Statesman Examiner

CVAS Offering Low- Cost Vax Clinic For Pets

- By Brandon Hansen / For The Statesman

Colville Animal Sanctuary (CVAS) is offering low- cost vaccinatio­n and microchip clinics to pet owners in Stevens County. The clinics are held on weekends and are a convenient option for those who struggle to take time off work during the week.

“Each animal that comes through the clinic is examined by our volunteer veterinari­an, Lennox M. Ryland, also known to people as Dr. Maggie, before vaccinatio­ns are given,” CVAS Treasurer and Secretary Janet West said. “Keeping our pets healthy and safe is not only best for them but good for our community.”

CVAS provides vaccines, microchipp­ing, and de- worming services for cats and dogs.

For dogs, DAPPv is a four- way combo vaccinatio­n for dogs that includes protection against distemper, hepatitis, parainflue­nza, and parvovirus, given in a series of four shots for puppies starting at 6- 8 weeks. DAPPv+ L4 is a new option that includes protection against four types of Canine Leptospiro­sis and can replace two of the standard DAPPv shots, given in a series of 2 shots for the first year and as a booster thereafter. Bordetella is a nasal vaccine for dogs frequently groomed, boarded, or socialized with other dogs and helps protect against kennel cough. De- wormer is for hook and roundworms but does not include tapeworms.

For cats, the FVRCP vaccine is a combinatio­n of three vaccines for panleukope­nia, rhinotrach­eitis, and caliciviru­s, starting at six weeks of age in a series of 3 shots. For de- worming, hook and roundworms are treated, but tapeworms are not included.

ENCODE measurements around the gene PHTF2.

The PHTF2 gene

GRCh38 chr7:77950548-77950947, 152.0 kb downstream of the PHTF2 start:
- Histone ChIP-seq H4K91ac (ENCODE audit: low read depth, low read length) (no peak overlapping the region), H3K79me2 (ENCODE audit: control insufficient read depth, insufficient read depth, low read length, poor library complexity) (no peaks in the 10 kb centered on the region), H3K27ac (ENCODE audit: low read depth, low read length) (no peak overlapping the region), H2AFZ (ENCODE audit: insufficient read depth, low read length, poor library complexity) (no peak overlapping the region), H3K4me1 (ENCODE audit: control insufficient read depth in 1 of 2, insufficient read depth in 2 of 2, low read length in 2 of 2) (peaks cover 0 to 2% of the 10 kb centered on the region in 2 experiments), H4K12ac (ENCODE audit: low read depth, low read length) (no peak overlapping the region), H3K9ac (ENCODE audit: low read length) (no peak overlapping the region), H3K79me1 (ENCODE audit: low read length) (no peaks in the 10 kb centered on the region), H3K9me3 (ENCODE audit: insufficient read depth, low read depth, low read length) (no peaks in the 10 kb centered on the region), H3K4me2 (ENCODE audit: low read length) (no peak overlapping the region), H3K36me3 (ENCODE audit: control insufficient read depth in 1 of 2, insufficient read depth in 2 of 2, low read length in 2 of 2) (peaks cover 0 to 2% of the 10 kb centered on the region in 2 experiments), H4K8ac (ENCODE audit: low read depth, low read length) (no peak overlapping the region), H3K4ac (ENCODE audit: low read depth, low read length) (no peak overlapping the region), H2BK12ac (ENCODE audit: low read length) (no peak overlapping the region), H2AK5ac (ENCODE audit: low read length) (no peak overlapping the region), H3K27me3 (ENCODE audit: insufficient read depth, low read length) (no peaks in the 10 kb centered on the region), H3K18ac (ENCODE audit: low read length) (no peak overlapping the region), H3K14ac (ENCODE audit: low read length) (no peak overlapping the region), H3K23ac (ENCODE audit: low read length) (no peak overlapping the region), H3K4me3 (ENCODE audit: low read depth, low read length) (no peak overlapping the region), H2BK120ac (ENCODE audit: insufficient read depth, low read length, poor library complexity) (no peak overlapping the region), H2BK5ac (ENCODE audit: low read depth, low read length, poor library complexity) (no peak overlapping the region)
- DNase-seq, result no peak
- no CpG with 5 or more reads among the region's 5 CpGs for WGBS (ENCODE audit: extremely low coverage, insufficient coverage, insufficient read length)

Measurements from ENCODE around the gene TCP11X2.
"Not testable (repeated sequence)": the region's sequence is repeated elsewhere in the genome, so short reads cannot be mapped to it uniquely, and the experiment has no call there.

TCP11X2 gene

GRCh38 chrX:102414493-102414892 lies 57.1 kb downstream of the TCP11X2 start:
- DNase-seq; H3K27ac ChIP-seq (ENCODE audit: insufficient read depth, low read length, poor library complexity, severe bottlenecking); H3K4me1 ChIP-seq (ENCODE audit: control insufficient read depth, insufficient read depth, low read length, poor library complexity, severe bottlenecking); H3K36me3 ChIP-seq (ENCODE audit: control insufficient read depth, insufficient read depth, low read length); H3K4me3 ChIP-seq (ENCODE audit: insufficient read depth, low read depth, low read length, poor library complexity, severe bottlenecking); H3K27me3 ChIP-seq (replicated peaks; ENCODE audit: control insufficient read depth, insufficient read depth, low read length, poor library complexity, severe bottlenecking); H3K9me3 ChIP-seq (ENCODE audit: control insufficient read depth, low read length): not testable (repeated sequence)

The Rabies vaccine is required by Washington State law and given at the clinic, while other vaccines are recommende­d for the health of the animal and community. Microchipp­ing greatly increases the chances of lost pets being returned to their owners.

“Our universal microchips can be read by any vet’s or shelter’s chip scanner,” West said. “It is not a tracker. It must be read with a scanner. Owners should microchip for peace of mind hoping that it never needs to be used.”

The drive- thru format for vaccines has definitely proven to be popular. During the 2022 clinic season, CVAS served 253 households and 410 animals ( 152 cats and 258 dogs) at nine clinics.

“Before COVID, we had the clinic at the Country Store in Colville,” West said. “We greatly appreciate their support. We moved to a drive- thru clinic in 2020, and it has been a big hit with both dog and cat owners. It’s less stress on the animals to stay in the car with their owners versus being in a building with other animals they don’t know. The only downside is that we can no longer offer year- round due to weather.”

The clinic is run by volunteers, including a licensed semi- retired veterinari­an and community volunteers who hand out paperwork, take payments, help with the animals, clean up between animals, and assist the veterinari­an with the vaccines and microchips.

Those interested in volunteeri­ng can fill out a form on CVAS’s website. The sanctuary needs volunteers in areas such as laundry and dishes, adoption specialist­s, office assistants, medical assistants, and dog behavioral therapy.

Vaccinatio­n clinics are set for March 25, April 22, May 20, and June 17. CVAS’s vaccine clinics take place from 10 a. m. to noon, and the new mailing address and location is 501 Old Arden Hwy, Colville. The clinic continues until all customers in line by noon have been served.

For more info, go to www.cvasanctua­ry. org.

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